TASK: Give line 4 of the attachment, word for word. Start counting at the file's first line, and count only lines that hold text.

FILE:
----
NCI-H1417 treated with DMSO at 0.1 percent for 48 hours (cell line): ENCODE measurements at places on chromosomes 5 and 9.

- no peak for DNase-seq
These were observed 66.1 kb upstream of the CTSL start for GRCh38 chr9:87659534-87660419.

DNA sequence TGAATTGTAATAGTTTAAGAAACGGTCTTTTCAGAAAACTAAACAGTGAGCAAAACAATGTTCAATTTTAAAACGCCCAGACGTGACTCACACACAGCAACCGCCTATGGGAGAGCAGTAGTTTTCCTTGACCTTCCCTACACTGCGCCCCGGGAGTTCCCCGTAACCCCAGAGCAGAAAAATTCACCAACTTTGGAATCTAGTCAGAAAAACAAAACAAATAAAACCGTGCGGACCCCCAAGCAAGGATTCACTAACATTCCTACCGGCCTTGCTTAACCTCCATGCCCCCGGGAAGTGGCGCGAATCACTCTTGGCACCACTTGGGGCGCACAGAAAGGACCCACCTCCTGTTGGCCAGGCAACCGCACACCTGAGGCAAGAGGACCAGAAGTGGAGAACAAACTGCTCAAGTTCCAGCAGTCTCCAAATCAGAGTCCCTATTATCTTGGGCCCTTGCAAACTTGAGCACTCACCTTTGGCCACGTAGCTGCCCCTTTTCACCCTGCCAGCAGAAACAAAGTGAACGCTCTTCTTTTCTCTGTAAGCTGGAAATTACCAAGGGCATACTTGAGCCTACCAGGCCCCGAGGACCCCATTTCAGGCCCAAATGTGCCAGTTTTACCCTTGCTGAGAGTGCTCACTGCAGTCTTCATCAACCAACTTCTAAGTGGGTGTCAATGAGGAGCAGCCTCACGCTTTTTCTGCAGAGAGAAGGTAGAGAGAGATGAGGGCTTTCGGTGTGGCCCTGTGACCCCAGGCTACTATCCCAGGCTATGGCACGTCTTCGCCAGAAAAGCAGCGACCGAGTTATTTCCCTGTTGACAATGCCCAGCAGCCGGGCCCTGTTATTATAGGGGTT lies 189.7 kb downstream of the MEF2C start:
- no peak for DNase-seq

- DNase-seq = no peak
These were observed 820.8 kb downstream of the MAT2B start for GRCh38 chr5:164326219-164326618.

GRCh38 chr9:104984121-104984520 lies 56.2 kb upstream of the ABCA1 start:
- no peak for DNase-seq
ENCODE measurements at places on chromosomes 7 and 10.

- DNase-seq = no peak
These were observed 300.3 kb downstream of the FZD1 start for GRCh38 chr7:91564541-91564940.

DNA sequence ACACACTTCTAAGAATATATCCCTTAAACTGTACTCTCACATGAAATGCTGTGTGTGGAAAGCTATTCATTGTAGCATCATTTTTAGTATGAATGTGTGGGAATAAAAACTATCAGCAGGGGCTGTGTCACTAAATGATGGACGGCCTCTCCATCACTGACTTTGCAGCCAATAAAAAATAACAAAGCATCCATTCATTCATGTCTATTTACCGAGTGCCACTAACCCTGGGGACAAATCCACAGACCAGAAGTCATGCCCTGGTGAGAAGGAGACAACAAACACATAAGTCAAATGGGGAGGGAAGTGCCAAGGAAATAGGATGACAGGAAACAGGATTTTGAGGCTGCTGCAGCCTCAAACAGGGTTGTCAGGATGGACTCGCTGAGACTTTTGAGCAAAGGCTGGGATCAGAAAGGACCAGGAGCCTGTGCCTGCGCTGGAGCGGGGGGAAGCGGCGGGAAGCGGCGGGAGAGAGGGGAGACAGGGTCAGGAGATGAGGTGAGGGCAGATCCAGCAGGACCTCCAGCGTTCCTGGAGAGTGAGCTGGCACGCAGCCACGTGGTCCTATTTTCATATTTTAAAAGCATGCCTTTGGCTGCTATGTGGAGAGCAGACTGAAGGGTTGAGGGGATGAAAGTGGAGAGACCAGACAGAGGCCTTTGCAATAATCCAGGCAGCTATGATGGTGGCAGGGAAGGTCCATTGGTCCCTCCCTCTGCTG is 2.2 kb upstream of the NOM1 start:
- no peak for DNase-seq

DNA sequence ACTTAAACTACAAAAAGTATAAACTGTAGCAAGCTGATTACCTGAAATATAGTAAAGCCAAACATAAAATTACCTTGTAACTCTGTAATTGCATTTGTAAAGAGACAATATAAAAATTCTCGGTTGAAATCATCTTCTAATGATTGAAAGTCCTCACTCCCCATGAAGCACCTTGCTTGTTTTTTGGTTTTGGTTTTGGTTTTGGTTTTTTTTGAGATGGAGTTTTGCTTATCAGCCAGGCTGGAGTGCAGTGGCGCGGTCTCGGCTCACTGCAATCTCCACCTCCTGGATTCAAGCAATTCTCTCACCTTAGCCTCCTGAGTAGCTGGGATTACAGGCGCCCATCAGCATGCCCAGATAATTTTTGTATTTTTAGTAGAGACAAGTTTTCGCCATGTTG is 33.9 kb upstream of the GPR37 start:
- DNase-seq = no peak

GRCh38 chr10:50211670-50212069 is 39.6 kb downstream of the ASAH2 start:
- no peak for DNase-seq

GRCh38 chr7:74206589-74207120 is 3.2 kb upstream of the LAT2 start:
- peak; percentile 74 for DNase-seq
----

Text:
DNA sequence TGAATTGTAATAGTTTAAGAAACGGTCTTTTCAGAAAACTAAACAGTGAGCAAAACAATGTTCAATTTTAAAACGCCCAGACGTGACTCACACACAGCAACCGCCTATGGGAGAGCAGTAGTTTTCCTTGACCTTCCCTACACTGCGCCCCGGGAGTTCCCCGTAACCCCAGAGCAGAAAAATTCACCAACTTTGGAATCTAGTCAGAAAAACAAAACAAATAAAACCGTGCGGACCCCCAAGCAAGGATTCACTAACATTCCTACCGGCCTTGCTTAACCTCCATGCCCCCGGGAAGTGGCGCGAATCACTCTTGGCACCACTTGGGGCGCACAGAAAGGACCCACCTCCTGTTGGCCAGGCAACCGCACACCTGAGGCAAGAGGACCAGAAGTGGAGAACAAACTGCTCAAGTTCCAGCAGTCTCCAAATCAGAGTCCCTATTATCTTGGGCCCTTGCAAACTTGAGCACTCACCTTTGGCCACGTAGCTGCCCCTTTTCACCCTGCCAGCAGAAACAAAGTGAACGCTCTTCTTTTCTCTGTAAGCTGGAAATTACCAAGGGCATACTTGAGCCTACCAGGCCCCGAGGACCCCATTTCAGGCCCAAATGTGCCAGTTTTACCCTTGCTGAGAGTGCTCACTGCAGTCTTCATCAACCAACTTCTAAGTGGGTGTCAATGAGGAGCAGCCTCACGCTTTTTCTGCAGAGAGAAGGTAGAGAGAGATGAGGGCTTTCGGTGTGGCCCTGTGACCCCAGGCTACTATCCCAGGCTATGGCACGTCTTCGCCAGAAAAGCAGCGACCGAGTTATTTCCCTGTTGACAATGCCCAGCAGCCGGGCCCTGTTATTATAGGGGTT lies 189.7 kb downstream of the MEF2C start: